John Roberts is not a political genius
The narrative from some conservatives — including Erick Erickson, Jay Cost, Mark Tapscott, and George Will — is that Chief Justice John Roberts, who was part of the majority in last week’s decision to uphold ObamaCare under the Taxing Power of Congress, is playing a chess game instead of checker. In short, they seem to believe that Roberts has provided a political way for Republicans to use repeal of ObamaCare as they center-piece of their campaign this fall.
Rather than writing my initial thoughts Chief Justice Roberts on Thursday or Friday of last week while I was still trying to make sense of what the hell happened, I’ve spent the weekend reading the various takes on the case ranging from the understandably enraged to Roberts’ afformentioned apologists. My thoughts come down somewhere in the middle. I’m not going to call for Roberts to be impeached, but I’m not happy about the decision because it has provided another avenue for government to grow.
Roberts was originally a vote against the mandate: It has now come to light that Chief Justice Roberts was originally prepared to vote to invalidate the individual mandate, but switched. Conservatives on the court, including Justice Kennedy, tried to sway him; however, he wasn’t listening. CBS News reports that Roberts may have switched his vote because he was worried about public view of the court and the external pressure from supporters of the law, including President Obama.
That’s not exactly good news, and if anything it strikes me as an incredibly flimsy movitation given that the public is opposed to the law.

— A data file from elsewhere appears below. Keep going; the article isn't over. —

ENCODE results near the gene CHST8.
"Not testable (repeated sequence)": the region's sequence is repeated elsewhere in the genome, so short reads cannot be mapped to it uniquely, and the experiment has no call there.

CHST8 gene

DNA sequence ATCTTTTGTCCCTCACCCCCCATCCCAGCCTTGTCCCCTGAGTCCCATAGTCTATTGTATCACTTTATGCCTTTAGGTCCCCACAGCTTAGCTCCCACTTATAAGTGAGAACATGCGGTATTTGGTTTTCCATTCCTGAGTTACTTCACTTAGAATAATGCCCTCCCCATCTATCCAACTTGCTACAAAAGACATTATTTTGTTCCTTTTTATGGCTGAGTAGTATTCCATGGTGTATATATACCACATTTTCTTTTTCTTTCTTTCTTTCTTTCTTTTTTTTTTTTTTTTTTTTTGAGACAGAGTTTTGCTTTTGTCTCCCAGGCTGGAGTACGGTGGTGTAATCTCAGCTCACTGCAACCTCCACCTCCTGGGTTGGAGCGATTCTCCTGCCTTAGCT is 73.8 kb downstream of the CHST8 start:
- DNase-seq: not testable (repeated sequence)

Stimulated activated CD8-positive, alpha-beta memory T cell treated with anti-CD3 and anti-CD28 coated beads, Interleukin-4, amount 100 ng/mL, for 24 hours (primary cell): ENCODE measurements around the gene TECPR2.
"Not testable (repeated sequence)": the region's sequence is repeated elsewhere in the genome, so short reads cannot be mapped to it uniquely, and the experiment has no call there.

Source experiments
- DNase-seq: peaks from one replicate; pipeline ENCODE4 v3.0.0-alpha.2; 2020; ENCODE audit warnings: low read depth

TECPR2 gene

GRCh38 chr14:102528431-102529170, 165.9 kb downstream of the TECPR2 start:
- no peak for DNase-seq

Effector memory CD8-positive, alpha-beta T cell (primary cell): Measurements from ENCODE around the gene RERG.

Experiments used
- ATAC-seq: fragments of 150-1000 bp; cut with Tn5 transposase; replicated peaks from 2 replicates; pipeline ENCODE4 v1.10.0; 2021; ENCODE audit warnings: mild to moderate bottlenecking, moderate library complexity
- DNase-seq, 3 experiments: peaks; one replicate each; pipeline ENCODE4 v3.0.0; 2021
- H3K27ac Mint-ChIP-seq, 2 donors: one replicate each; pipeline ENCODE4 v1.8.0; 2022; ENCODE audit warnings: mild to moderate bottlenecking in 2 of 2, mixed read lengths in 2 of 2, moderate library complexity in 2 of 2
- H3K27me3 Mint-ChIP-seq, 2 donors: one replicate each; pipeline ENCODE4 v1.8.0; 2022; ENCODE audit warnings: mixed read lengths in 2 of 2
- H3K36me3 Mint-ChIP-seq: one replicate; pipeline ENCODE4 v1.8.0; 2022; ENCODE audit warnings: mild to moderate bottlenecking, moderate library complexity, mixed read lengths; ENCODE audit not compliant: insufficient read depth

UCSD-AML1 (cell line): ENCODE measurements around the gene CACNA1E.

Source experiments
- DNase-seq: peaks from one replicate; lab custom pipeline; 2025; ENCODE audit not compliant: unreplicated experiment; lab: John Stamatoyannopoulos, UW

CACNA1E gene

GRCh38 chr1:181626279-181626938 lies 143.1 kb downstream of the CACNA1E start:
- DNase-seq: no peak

Courts are not a place for politics: If Roberts switched his vote out of some long-term political view, which now doesn’t appear to be the case, then I have a big issue with that. Call me “old fashioned,” but courts are supposed to view laws in terms of their constitutionality; not out of a larger political game, especially one where uncertainty is so clear — as is often the case with elections.
If Roberts view is, as a Randy Barnett has said, to throw ObamaCare into the political process, then he is actually punting on the Supreme Court’s responsibilities to the whims of voters. Barnett believes that this is “easily fixed” given the unpopularity of taxes, but I’m not so sure of that given the popularity of poorly conceived Obama’s proposed tax hikes on higher-income earners.
Expanding the Taxing Power: As I mentioned earlier, a majority of the Supreme Court rejected the Obama Administration’s argument that mandating health insurance coverage was a valid exercise of congressional power under the Commerce Clause. As Tom Scocca explains, Roberts rejection of Commerce Clause arguments is a “substantial rollback of Congress’ regulatory powers.
But whatever win can be taken from that seems to be lost since the Supreme Court vastly increased the Taxing Power of Congress. We’ve essentially traded one troubling view of the law for another. And as Justice Anthony Kennedy explained in his dissent, the Supreme Court has “impose[d] a tax when Congress deliberately rejected a tax.” Kennedy notes that this “amounts…to a vast judicial overreaching.”
The Obama Administration itself may have argued that the individual mandate was a tax, but Congress did not intend for it to be. The conservatives on the Supreme Court, including Justice Kennedy, noted that “[j]udicial tax-writing is particularly troubling.” This is because, as Conn Carroll explains:
The Roberts decision effectively removes this check on Congressional power. If you doubt this conclusion just examine Roberts’ own opinion, which offers an example of how a court could justify a mandate to buy energy efficient windows as a tax (pg. 39).
So not only has the Roberts Court kept the mandate in place by essentially re-writing a law from the bench, it has provided a play book for which statists can use it at some point in the future to mandate some other ill-conceived plan to grow government.
If Roberts is playing chess, for which team is he playing?